It’s understandable if you’re outside of China trying to learn about ecommerce here, and you think the quest for success is between the go-to platforms Tmall and JD.
These two platforms are often mentioned by certain media outlets churning out quick articles. As is usually the case, the reality here in China is far from the online portrayal of it. Speaking to a variety of experts in China, it becomes clear to me that the two real up-and-comers are in fact Secoo and Xiaohongshu (also known as ‘Little Red Book’).
Despite receiving less attention in international media, the figures show Secoo’s strength. Its market share in China is 25.3% as measured by GMV, according to a Frost & Sullivan report. How has it achieved this?
O2O = Oh? to Oh!
It’s not just a gimmicky term. 'O2O' really does enjoy the best of both worlds: the convenience of mobile e-commerce with personalised, tangible brand experiences.
What's more, the fun factor of these omnichannel experiences, full of photo opportunities to post on WeChat Moments, is all-important in China. Secoo now has 10 offline ‘experience centres’—including one in Malaysia—where popular weekend activities like cooking classes or wine tasting sessions bring credibility for Secoo, transmogrifying it from bland e-commerce into a lifestyle platform. Every item used at the experience centre is for sale.
Plenty of foreign media still pump out the same old news about China being 'cashless’, sometimes making it seem as though brands have been really ‘clever’ in accepting mobile payments.
The reality in China is that you can pay for your wet-market vegetables or your car-parking coupons via Alipay or WeChat Pay, and everyone does that, from kids to grannies. There's nothing 'clever' or too new—until Eric Chan, CEO of Secoo Luxe, explained to me how Secoo took the concept of cashless payments further. First, customers can opt for interest-free monthly instalments to make higher-value purchases than they were previously able to (and didn’t want to use a credit card for). Also, Secoo partnered with retailers, such as Parksons, so that customers can pay for products using the same interest-free instalment plan that currently has partnerships with 26 banks in China.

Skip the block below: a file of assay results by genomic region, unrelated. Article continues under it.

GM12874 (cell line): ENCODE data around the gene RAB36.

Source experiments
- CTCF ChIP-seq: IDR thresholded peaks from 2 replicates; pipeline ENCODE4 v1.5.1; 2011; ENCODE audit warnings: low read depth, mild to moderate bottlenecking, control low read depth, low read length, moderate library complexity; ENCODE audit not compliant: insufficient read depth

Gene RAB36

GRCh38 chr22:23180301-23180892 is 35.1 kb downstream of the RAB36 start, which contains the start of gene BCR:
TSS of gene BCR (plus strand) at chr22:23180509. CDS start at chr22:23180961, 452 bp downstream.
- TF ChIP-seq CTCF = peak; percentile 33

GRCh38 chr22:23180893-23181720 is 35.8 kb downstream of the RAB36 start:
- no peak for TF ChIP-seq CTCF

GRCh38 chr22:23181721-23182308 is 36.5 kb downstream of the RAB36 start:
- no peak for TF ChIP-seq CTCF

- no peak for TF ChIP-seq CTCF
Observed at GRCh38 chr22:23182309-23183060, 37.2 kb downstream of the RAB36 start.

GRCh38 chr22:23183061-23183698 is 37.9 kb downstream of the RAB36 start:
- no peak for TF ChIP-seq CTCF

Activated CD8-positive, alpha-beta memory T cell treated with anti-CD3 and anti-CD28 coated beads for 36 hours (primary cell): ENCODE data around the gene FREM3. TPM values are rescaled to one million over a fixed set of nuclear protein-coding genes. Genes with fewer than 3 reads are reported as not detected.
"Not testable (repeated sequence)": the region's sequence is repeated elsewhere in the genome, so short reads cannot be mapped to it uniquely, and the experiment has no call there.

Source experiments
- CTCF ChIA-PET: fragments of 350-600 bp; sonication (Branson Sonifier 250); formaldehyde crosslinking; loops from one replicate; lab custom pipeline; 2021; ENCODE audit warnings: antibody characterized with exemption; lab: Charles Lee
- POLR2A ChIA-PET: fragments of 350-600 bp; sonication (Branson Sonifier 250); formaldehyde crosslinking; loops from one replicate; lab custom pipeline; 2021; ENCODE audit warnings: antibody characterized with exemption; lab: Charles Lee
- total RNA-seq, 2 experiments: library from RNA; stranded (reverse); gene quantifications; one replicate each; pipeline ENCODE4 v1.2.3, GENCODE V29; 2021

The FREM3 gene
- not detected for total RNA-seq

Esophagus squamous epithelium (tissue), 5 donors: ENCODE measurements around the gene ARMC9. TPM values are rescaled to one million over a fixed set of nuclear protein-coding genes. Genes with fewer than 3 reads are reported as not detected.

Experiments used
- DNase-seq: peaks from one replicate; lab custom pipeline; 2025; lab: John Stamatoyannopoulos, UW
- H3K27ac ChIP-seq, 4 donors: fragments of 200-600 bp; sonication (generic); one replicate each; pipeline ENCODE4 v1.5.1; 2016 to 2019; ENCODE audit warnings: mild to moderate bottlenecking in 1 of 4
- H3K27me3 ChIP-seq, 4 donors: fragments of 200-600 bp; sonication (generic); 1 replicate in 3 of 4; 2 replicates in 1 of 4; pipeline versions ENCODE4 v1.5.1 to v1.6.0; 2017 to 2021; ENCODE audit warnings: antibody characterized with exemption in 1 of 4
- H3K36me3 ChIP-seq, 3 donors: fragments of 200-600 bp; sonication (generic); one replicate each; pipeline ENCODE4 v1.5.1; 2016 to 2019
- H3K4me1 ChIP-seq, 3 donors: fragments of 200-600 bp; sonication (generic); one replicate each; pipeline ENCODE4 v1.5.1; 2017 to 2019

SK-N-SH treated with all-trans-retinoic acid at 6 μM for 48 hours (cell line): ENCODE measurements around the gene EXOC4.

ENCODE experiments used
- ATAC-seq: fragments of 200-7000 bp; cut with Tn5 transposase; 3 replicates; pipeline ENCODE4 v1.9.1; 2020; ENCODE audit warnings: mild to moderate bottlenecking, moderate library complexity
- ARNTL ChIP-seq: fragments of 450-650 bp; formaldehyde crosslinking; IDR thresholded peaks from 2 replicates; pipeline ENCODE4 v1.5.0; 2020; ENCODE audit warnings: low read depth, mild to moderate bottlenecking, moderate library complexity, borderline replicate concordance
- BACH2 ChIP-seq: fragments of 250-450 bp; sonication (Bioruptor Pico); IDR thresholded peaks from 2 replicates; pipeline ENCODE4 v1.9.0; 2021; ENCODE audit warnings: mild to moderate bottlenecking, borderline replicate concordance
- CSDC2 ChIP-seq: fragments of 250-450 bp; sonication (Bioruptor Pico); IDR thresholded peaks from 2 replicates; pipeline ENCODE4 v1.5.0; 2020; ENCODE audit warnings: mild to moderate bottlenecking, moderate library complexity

Ecommerce is more than products
Secoo has taken a lead in diversifying its ecommerce options. It doesn't only sell luxury products. Travel-wise, it focuses on 48-hour trip packages, having found that many of Secoo's affluent consumers preferred shorter, work-friendly vacations, for example. These, plus the health and educational services it sells, reflect the (pursued) middle- to upper-class lifestyles in China that Secoo understands.
JD’s luxury section, Toplife, promises certain user-friendly features such as first-class delivery services when it launched in Oct 2017. But Secoo has been doing this for a while. If you buy a suit, it arrives with larger and smaller sizes for you to try on, even with a belt-hole puncher to adjust the belt to your exact size.
Chinese women make up a prosperous 88% of Xiaohongshu's user demographics in 2017. The shopping-tip app—valued at US$3 billion in its series D round—is a platform for (mainly) women to read reviews of beauty and fashion products from 'desirable' overseas destinations. They purchase chosen products for themselves, and then review their own purchases. Rinse and repeat. It’s a beautifully simple cycle of a clearly beloved hobby of young Chinese ladies below the age of 35 (i.e. 89% of Xiaohongshu's users).
With 100 million users as of now, another strength of Xiaohongshu is that there is no sharing or forwarding function. Users can save their favourite reviews to their own shopping lists, as well as like and comment on other’s posts. This prevents spam and builds the notion of a ‘safe place’ which is just about user reviews.
Yet, authenticity is still an issue for Xiaohongshu. I spoke to several young Chinese ladies as part of my research and discovered many were wary of the authenticity of KOL reviews. This caution is an ever-present aspect of ecommerce in China, and worth mentioning amidst this gushing praise of Xiaohongshu.
Crucially, the aspect of user-generated content by leading KOLs, who post at will and for their own pleasure, is something that Tmall and JD don’t have. It is worth noting that Xiaohongshu has, just last week, released new rules against KOLs posting any commercial content. This is an aspect that brands need to finesse – creating relationships with the right KOLs who will ensure authentic posting of true content and not mere ‘pay to post’ advertisement-style reviews solely based on financial motivation.
All in all, Secoo and Xiaohongshu have engendered greater popularity among ecommerce players in China and are where brands should be looking to engage with their target consumers.
Nick Withycombe is director of content at Reuter Communications.